What to think about before you sue

CIVIL suits in Rwanda can be filed without the assistance of an attorney. Many people prefer to handle their litigation personally so as to avoid the costs of hiring a lawyer. However, before you rush to sue your contractor, former employer, landlord or service provider, they are a number of questions you should ask yourself as enumerated below.

CIVIL suits in Rwanda can be filed without the assistance of an attorney. Many people prefer to handle their litigation personally so as to avoid the costs of hiring a lawyer. However, before you rush to sue your contractor, former employer, landlord or service provider, they are a number of questions you should ask yourself as enumerated below.

Is suing my best option?

Before you sue, it is advisable to first exhaust other means of settling the matter. Suing can be a stressful, money and time consuming process. Moreover, certain legal suits e.g labour suits require that you first try to settle the matter outside court before filing a suit. Therefore before you sue try to negotiate a compromise with the other party.
 
Am I time barred from filing a suit?

Certain law suits must be filed within a certain period of time and may be dismissed by court if filed later. For instance a labour case ought to be filed within 2 years from the date the facts giving rise to the claim occurred. It is thus important to establish whether you are time barred before you sue.
  
Do I have a good case?

Before you sue, seek a second opinion, talk to a lawyer or someone well versed with the law and ask them whether they think you have a good case. It is not a good idea to waste your time and money on a case which could go either way.
 
Is this the right court to file the suit in?

Each court has jurisdiction to hear specific matters e.g The Commercial court hears matters relating to company law, commercial transactions and the like for claims that do not exceed 20 million while the Commercial High Court hears matters for claims which exceed 20 million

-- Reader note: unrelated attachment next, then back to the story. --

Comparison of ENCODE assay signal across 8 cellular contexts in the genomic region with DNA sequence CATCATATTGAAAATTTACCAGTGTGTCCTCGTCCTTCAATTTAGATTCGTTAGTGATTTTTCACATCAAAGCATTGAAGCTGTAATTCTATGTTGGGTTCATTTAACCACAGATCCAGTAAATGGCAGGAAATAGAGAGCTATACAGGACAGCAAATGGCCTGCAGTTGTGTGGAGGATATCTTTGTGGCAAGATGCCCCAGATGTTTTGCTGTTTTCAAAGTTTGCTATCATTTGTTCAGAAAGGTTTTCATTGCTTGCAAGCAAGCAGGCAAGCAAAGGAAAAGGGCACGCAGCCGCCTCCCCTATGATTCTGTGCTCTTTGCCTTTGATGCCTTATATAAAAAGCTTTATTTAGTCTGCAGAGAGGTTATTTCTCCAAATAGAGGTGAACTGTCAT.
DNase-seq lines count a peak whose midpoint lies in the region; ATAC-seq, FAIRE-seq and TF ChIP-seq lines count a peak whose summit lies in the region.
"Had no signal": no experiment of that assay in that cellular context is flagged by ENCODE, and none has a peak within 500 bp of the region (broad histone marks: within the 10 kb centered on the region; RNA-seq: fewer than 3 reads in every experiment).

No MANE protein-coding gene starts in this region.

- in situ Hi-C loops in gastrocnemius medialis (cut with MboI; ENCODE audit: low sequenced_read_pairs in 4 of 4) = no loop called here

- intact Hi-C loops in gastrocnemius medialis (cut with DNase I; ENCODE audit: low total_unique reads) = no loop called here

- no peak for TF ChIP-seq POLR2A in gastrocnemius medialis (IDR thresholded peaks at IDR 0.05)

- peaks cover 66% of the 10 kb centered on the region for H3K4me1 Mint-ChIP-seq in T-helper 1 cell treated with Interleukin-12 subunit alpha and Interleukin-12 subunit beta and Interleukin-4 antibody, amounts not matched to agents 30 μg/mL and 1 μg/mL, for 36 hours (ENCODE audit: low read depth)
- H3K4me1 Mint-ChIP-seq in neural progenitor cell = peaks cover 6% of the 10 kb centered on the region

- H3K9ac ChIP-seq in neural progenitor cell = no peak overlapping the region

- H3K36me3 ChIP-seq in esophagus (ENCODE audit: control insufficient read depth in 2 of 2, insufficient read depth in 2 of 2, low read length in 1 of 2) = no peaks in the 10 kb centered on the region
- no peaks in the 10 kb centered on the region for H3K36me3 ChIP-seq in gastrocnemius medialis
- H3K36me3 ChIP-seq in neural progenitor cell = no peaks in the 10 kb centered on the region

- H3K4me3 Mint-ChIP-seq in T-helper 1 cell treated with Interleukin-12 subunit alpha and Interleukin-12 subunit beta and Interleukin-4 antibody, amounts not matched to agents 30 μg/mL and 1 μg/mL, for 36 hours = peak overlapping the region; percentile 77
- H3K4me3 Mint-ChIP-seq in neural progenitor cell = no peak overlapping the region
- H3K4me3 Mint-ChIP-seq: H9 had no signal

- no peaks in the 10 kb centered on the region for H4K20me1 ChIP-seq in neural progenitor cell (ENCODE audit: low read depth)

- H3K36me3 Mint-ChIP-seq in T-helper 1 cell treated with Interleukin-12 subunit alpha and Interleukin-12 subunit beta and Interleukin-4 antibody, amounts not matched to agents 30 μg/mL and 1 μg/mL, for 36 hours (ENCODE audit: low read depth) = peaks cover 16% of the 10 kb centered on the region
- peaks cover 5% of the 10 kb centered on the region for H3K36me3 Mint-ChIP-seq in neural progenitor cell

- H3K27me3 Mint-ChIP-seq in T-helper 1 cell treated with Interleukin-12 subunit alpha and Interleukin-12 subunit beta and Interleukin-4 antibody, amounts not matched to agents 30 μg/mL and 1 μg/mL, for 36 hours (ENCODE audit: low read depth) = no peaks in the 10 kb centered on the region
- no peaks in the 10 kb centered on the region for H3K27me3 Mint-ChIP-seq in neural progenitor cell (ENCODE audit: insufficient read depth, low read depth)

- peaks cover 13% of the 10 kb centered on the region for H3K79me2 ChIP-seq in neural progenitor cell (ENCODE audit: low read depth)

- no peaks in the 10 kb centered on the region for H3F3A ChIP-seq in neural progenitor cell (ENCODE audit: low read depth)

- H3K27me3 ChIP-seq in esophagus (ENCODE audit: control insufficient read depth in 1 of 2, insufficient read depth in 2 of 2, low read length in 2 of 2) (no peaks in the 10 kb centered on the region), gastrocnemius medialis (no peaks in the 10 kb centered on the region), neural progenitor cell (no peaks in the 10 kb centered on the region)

It is pertinent to establish the right court to sue in lest your case be dismissed for want of jurisdiction.
 
Do I have the evidence to prove my case?

“He who alleges must prove” is a favourite maxim of Defence lawyers. It refers to the principle that in a civil suit, you (the Plaintiff) bears the burden of proving the claim you are making.

There is no point in suing if you do not have evidence to support your claim. Proof may come in form of documents e.g a contract, emails, or letters and any other correspondences.

It is imperative that you research the law and establish whether the evidence you have satisfies the requirements of the law.

You should collect all the evidence you intend to rely on especially original documents which Rwandan courts tend to favour over oral testimony. In case you intend to rely on witness testimonies, contact all the witnesses you will need and confirm that they will be available to give testimonies supporting your claim.
 
Will the person I am suing be able to pay me in case the judgment is in my favour?

Winning a case may be pointless if the person you are suing is a pauper, has disappeared or is for whatever reasons unable to comply with the judgment.

Unless you are suing purely to prove that you are right and the other party wrong, you should never sue if there is no chance that you will ever recover the money/property from the Defendant in the event that you won the suit.

Finally, if your lawsuit is complicated or valuable, you should seek legal advice.

kalricardo@yahoo.com

Richard Balenzi is a lawyer

 

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